Acute pancreatitis is the most common serious complication of endoscopic retrograde cholangiopancreatography (ERCP) and occurs with an incidence between 5 and 15%. Approximately 55% of these occurrences are moderate to severe in magnitude, representing an enormous burden of morbidity, mortality and malpractice claims. The mechanisms of post- ERCP pancreatitis are multifactorial and involve activation of local neural arc pathways, pancreatic enzymes, and the inflammatory cascade. Lidocaine, a commonly used and inexpensive anesthetic and antiarrhythmic, has an inhibitory effect on these neural arc pathways as well as on phospholipase A2, and has been shown to attenuate or prevent acute pancreatitis in animal models. Although it has been suggested, to date there have been no studies performed using intraductal lidocaine for the specific indication of preventing post-ERCP pancreatitis in humans. We hypothesize that lidocaine, when added to the contrast material and infused into the pancreatic duct at the time of ERCP, can reduce the incidence of ERCP-induced pancreatitis by inhibiting local neural reflex arcs and phospholipase A2, both of which are activated by manipulation and inflammation of the pancreatic duct. The goal of this project is to launch a randomized, double-blind, controlled trial of patients referred to Penn State Hershey Medical Center for ERCP with a goal of 570 patients in each arm for a study power of 80%. Patients will be randomized in a 1:1 ratio to control or study group. The control arm will receive contrast dye diluted to 50% with normal saline (standard of care) and the study arm will have contrast dye diluted to 50% with lidocaine (100mg). The primary outcome will be the incidence of acute pancreatitis, defined clinically and biochemically, within 24 hours post procedure with a secondary outcome of serum amylase levels 2 hours post procedure. A safety trial of 10 patients has recently been completed without complication or incident pancreatitis. The results of this study will elucidate if lidocaine is useful in preventing pancreatitis and may shed additional light onto its mechanisms.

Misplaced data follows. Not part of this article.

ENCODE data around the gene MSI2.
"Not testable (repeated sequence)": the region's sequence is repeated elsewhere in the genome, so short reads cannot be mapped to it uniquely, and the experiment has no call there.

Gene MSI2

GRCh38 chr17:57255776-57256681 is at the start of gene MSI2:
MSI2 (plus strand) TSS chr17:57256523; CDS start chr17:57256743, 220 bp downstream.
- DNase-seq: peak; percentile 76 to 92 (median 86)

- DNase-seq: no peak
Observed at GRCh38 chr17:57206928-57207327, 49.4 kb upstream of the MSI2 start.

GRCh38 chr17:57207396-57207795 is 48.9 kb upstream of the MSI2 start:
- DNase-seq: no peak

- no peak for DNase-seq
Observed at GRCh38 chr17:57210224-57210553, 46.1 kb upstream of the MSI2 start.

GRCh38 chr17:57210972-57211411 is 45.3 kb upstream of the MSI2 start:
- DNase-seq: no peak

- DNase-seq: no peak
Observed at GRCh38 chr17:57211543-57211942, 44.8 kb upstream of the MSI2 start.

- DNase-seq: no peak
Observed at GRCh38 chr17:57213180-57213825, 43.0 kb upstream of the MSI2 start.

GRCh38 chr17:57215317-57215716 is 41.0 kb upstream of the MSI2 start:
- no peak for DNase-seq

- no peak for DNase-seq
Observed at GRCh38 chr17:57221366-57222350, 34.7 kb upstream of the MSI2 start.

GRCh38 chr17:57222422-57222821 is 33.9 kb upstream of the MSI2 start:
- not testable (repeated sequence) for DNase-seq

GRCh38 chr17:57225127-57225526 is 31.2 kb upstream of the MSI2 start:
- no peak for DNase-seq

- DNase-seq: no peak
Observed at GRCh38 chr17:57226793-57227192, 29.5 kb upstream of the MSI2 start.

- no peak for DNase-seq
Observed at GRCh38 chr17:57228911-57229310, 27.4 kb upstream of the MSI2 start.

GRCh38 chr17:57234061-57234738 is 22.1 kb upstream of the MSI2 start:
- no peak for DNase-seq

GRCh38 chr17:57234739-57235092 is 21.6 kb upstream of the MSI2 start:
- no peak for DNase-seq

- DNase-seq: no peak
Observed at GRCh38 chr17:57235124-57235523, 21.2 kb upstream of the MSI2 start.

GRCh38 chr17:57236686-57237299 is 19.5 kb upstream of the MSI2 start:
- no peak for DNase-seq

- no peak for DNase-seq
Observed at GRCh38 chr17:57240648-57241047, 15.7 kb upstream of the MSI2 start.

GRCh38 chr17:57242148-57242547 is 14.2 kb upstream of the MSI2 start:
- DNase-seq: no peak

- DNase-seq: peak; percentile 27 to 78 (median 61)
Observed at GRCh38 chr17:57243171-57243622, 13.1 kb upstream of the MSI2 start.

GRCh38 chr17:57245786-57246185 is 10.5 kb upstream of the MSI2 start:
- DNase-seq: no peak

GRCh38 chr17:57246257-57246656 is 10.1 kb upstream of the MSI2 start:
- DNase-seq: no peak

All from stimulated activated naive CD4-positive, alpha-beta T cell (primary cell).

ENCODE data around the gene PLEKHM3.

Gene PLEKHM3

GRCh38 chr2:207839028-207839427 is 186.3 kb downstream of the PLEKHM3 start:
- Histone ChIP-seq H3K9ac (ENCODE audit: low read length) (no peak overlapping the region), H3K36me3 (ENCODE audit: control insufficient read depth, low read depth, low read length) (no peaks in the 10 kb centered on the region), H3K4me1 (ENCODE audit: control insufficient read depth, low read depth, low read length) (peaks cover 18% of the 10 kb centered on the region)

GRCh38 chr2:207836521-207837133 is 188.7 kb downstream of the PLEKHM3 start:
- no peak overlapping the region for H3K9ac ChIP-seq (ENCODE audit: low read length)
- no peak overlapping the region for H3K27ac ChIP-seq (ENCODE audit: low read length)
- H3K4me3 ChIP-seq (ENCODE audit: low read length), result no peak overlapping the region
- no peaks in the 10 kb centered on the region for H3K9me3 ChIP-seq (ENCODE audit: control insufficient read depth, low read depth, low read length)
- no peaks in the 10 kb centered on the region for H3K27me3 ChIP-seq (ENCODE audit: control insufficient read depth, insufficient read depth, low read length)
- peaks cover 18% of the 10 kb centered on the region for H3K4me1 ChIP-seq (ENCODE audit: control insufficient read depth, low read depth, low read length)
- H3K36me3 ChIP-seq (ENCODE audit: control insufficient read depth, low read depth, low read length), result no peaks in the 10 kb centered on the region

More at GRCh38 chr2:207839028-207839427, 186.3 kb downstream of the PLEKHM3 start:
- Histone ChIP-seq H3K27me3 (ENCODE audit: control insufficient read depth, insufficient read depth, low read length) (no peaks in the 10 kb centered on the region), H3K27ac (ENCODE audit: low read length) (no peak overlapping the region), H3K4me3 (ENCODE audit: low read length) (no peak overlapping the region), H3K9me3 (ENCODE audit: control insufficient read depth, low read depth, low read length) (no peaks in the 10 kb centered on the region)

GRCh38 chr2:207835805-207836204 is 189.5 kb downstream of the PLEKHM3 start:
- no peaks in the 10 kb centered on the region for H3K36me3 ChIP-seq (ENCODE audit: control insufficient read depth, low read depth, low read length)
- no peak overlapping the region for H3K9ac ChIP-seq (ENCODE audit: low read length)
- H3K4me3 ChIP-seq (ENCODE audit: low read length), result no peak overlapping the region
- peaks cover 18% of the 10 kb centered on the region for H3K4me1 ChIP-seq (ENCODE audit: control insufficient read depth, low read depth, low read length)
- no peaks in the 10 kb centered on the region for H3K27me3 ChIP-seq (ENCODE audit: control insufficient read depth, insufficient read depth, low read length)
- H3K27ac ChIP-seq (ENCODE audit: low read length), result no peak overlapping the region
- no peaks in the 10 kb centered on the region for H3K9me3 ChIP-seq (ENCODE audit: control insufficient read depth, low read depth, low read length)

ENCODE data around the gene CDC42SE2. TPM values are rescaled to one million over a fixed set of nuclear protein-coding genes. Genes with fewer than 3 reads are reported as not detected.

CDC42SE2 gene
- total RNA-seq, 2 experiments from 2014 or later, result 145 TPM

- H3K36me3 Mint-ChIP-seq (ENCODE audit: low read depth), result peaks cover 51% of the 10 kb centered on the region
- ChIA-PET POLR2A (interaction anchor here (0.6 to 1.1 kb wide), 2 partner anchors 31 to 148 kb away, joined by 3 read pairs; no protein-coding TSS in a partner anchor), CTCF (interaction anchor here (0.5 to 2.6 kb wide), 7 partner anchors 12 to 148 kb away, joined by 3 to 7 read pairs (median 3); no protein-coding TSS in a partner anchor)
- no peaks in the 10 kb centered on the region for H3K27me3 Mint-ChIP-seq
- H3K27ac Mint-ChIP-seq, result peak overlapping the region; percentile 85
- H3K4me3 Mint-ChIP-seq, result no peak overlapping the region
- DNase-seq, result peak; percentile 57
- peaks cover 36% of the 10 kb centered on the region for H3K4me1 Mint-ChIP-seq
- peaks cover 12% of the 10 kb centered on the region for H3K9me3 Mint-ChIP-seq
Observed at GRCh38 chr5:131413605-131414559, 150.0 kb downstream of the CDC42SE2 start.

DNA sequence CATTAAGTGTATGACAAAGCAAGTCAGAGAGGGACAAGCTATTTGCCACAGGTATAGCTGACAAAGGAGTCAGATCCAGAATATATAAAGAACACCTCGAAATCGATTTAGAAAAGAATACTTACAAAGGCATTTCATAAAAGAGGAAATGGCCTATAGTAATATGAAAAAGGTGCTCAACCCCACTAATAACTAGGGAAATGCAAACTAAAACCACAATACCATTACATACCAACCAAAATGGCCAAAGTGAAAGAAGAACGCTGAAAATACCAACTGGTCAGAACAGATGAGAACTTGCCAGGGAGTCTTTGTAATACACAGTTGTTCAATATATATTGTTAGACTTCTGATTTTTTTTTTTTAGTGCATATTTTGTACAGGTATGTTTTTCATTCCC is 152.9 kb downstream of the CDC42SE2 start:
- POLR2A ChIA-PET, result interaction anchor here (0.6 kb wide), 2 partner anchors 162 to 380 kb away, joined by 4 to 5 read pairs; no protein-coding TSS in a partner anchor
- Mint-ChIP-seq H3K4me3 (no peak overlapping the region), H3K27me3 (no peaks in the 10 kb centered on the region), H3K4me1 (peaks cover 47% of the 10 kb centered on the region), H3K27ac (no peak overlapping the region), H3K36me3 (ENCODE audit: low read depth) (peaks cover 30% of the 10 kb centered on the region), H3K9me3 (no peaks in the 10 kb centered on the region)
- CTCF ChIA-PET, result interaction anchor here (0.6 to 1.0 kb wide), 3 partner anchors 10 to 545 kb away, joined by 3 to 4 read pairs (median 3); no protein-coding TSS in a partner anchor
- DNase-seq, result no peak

Pancreatitis is the most common serious complication of endoscopic retrograde pancreato- cholangiography (ERCP), occurring in 5-15% of patients, with 55% of these cases being considered moderate to severe in magnitude. The goal of this study is to determine if lidocaine is effective in diminishing the risk of post-ERCP pancreatitis, and to further the understanding of the safety and usefulness of lidocaine when used in ERCP.